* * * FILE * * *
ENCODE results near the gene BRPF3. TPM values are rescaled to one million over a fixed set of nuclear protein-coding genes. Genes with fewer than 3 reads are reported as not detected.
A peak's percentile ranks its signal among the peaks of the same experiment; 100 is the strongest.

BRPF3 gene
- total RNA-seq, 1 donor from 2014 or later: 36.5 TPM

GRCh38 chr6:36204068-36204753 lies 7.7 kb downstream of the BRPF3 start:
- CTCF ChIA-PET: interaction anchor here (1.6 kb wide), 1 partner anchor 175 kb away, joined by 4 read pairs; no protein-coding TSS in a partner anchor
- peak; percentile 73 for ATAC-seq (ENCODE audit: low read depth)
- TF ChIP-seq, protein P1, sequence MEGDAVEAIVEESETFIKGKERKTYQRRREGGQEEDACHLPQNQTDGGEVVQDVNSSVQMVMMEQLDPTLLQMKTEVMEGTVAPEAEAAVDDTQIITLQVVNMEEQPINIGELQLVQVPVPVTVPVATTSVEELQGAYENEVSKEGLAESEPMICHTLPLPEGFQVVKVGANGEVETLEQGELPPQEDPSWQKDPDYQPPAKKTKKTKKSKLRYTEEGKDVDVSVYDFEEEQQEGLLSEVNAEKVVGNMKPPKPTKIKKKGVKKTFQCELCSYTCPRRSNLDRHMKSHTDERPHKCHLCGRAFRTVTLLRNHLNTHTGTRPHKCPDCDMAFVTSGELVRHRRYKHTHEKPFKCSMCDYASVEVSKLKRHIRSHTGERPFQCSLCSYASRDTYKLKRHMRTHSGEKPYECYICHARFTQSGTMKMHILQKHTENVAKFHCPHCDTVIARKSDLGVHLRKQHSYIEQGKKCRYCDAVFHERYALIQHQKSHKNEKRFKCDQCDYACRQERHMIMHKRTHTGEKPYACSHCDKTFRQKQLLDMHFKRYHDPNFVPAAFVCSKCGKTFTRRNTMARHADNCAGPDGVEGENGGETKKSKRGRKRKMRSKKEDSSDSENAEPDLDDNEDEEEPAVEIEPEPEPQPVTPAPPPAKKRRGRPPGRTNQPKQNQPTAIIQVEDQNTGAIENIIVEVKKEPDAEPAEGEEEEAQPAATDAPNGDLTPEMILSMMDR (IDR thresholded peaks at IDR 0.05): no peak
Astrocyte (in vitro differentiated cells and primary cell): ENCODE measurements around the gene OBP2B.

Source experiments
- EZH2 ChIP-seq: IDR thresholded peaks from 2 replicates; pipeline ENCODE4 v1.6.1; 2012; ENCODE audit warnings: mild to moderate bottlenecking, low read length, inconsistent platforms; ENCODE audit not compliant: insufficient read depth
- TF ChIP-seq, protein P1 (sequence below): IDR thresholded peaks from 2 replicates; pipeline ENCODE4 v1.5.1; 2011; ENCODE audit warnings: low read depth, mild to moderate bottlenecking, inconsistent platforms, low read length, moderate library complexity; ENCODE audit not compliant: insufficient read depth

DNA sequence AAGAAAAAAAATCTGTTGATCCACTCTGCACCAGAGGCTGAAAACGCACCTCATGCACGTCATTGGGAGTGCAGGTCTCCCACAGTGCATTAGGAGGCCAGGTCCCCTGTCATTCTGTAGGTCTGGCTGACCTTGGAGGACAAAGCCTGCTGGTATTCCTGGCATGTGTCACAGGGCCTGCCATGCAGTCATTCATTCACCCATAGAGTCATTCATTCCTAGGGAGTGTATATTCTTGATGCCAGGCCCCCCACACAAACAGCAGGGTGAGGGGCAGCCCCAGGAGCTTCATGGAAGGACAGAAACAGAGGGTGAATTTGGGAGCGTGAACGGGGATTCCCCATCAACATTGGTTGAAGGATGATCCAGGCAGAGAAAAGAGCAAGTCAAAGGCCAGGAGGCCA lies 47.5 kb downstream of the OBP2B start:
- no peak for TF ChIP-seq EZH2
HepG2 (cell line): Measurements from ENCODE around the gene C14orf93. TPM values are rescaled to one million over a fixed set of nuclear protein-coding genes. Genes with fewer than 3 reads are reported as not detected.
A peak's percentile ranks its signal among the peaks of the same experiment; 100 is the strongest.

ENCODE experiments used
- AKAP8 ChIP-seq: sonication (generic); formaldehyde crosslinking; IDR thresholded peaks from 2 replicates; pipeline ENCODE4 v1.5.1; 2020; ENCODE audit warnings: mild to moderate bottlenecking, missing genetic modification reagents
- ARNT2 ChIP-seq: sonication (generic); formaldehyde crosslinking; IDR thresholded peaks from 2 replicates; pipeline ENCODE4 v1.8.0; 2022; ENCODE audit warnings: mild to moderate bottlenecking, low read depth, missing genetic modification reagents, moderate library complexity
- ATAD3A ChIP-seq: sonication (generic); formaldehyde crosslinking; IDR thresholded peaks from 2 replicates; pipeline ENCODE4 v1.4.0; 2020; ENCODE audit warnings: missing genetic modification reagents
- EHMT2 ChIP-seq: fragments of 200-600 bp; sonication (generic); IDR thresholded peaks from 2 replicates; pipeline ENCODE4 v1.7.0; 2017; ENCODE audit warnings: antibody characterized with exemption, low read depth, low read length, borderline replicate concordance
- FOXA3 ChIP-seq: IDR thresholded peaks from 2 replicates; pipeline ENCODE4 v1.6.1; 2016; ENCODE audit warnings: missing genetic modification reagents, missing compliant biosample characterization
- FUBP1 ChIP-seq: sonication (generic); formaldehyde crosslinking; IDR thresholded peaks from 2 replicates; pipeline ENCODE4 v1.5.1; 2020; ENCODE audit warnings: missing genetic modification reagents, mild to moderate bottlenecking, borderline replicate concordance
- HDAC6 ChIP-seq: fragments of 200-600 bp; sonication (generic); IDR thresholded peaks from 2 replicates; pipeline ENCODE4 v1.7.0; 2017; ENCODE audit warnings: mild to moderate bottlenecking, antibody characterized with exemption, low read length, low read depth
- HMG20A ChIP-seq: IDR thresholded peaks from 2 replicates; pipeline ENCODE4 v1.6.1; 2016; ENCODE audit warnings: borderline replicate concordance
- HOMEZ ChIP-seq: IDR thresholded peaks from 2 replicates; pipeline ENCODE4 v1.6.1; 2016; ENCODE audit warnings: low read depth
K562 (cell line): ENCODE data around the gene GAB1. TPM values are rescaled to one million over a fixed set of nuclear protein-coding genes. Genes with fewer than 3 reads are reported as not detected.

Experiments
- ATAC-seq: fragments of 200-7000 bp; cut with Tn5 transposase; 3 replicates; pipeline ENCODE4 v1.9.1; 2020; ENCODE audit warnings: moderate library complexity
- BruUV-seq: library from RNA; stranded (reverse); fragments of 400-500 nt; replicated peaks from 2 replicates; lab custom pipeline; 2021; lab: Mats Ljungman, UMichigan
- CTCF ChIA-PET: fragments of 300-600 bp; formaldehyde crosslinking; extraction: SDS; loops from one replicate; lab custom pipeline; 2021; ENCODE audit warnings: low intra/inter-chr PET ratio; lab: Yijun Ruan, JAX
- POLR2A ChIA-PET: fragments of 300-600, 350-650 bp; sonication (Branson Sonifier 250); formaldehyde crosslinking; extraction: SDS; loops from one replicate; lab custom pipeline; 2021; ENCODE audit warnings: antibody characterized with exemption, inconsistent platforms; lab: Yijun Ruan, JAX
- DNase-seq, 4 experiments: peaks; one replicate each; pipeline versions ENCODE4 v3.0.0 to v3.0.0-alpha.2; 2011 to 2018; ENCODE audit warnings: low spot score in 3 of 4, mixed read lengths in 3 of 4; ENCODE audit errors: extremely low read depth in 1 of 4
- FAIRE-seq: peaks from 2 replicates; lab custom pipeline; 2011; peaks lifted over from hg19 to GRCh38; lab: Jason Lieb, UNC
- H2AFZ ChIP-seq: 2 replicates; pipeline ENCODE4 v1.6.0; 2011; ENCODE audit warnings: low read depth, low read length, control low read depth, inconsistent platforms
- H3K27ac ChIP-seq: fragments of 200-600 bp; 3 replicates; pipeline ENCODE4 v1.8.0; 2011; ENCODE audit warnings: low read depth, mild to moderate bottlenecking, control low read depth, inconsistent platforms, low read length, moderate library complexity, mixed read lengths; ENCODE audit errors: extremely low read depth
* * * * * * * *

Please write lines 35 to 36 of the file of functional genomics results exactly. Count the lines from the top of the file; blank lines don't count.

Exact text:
- H2AFZ ChIP-seq: 2 replicates; pipeline ENCODE4 v1.6.0; 2011; ENCODE audit warnings: low read depth, low read length, control low read depth, inconsistent platforms
- H3K27ac ChIP-seq: fragments of 200-600 bp; 3 replicates; pipeline ENCODE4 v1.8.0; 2011; ENCODE audit warnings: low read depth, mild to moderate bottlenecking, control low read depth, inconsistent platforms, low read length, moderate library complexity, mixed read lengths; ENCODE audit errors: extremely low read depth